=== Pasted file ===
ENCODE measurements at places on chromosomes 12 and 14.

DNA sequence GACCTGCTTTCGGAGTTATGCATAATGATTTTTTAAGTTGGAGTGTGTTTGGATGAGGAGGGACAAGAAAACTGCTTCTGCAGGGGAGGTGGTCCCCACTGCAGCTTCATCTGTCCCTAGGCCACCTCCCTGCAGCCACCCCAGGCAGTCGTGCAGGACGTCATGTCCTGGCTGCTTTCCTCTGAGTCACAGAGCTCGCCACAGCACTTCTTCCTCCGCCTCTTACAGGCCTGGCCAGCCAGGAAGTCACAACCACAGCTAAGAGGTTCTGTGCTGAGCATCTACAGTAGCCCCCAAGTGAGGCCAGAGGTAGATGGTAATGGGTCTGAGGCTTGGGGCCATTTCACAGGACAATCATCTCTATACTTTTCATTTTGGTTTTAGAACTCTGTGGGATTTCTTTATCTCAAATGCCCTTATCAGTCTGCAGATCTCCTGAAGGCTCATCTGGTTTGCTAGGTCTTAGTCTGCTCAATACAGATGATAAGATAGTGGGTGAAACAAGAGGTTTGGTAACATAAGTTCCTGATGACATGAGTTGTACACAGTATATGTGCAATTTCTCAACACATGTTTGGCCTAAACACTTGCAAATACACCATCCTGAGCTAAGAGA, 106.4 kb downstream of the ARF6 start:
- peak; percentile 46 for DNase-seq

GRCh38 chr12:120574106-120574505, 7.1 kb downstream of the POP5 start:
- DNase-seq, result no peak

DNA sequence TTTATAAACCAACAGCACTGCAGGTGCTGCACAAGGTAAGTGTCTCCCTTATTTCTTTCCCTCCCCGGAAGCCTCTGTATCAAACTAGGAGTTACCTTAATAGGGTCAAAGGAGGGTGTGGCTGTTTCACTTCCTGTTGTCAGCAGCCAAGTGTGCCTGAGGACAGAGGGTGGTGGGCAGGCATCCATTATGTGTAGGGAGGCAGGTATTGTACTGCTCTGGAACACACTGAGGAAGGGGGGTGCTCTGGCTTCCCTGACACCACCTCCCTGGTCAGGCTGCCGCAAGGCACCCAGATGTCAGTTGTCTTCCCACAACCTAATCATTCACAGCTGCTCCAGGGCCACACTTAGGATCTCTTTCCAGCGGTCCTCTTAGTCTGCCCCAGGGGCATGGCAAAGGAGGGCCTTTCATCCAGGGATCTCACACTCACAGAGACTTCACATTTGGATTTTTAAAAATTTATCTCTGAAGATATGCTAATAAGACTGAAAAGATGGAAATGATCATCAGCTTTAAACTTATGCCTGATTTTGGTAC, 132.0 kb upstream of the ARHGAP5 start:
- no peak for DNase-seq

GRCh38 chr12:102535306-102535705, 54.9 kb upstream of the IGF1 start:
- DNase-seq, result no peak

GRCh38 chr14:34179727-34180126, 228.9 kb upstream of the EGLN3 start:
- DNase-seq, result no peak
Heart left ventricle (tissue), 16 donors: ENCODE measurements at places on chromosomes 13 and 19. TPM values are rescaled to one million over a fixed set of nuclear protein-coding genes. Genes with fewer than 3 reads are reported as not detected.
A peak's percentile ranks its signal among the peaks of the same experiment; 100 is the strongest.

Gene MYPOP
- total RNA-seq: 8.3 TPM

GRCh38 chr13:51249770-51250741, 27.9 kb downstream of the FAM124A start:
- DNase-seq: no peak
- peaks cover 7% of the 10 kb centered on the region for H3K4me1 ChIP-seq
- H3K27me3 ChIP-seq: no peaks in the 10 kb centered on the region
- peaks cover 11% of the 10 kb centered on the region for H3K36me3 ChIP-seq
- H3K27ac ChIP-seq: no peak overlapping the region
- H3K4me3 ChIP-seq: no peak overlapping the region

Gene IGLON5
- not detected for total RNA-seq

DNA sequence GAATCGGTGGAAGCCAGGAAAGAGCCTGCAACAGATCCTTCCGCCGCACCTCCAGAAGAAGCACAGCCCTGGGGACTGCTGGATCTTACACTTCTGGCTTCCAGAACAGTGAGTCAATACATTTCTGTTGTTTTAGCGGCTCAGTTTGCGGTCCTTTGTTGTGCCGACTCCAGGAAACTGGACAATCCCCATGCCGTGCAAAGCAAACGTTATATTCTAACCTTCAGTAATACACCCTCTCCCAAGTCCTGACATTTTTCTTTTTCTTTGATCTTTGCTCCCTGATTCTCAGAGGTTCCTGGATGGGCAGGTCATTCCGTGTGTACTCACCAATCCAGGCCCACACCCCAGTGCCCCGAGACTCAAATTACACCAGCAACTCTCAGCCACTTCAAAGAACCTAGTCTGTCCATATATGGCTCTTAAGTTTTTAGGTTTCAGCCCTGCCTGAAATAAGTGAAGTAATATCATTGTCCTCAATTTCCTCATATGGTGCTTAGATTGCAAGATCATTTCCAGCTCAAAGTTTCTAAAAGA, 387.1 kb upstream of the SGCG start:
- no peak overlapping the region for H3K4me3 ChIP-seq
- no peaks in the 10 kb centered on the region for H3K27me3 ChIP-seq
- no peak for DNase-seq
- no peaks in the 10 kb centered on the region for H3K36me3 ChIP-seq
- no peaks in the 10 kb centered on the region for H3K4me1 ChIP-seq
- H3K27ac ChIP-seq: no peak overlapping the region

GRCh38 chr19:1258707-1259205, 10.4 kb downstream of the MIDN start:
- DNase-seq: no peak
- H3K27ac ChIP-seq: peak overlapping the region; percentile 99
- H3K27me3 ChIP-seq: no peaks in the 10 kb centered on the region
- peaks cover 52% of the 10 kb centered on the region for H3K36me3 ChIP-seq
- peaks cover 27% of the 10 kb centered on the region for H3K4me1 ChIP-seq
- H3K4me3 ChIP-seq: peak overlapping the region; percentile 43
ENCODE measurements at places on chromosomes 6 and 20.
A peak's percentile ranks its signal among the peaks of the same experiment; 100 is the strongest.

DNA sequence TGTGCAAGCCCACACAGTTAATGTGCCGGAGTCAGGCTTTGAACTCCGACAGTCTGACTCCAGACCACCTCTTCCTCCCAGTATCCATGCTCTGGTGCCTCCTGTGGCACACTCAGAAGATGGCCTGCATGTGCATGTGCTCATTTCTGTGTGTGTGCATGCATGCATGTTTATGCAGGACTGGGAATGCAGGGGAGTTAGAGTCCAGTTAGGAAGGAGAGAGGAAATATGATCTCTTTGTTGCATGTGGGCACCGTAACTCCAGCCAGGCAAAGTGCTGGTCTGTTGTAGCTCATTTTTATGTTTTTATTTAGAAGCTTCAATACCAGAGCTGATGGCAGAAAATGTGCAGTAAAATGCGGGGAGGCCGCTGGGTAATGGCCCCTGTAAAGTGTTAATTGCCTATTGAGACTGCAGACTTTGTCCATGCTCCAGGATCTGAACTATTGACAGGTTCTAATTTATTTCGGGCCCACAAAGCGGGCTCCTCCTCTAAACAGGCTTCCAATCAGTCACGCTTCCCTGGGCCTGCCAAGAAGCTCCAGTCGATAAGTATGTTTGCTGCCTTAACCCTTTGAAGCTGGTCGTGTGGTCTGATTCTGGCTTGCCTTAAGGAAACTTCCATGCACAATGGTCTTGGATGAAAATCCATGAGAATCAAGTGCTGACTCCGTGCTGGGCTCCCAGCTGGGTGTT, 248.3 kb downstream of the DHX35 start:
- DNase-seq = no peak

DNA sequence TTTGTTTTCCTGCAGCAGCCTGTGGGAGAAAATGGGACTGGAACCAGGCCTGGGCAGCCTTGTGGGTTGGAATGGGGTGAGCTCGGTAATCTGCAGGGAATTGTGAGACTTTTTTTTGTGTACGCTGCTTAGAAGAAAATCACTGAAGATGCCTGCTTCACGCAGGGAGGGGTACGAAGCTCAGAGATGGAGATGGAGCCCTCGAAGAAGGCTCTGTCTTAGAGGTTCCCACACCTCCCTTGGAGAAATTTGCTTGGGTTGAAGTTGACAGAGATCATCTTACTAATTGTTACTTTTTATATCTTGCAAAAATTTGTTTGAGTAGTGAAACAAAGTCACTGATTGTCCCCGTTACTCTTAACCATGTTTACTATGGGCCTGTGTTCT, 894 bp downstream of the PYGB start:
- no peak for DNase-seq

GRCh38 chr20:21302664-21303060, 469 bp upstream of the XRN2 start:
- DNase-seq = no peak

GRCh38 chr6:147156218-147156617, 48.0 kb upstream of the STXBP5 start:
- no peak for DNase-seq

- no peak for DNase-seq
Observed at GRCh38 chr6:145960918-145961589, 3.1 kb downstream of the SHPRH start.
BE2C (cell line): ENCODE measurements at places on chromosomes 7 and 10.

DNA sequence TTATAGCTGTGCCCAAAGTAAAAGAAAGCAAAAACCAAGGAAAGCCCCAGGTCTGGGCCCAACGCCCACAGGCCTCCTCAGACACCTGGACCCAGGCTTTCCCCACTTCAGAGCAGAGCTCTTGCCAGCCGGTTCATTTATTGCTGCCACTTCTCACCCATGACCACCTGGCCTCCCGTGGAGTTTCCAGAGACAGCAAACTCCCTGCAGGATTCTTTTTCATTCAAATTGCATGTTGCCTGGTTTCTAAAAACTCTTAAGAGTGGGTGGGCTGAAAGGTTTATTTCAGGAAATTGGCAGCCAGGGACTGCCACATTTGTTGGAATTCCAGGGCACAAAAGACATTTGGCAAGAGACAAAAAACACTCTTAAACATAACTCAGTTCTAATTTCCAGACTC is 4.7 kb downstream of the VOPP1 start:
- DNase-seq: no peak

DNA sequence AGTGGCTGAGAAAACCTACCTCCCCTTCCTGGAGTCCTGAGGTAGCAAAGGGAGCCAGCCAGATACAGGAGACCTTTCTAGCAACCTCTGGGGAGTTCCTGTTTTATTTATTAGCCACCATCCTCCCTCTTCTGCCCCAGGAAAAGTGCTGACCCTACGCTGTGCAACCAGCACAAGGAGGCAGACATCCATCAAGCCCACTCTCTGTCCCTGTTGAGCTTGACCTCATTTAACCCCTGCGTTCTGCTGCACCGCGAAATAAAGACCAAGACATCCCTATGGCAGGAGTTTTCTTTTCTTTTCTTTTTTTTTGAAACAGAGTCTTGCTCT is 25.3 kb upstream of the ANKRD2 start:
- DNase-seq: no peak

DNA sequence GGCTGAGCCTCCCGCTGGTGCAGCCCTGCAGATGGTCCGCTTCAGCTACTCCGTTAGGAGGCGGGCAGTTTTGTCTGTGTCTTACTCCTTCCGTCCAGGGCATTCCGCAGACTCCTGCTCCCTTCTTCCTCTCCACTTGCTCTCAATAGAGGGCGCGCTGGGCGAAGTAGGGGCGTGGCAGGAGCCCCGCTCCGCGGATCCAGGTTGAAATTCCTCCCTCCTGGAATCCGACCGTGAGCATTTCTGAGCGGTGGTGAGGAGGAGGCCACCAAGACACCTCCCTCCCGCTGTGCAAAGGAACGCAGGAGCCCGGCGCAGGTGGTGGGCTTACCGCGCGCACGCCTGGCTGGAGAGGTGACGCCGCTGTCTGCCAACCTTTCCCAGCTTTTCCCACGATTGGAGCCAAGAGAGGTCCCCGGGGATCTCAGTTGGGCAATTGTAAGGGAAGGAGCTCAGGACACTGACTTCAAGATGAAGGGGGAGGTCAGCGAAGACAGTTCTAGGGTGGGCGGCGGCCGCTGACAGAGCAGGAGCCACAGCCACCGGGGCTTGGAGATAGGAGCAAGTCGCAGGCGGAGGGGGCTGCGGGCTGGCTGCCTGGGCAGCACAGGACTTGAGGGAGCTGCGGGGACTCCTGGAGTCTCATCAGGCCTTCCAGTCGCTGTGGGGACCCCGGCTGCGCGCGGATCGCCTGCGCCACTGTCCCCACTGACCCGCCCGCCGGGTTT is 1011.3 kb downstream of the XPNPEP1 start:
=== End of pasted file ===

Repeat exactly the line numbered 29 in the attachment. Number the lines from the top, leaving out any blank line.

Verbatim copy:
- no peaks in the 10 kb centered on the region for H3K36me3 ChIP-seq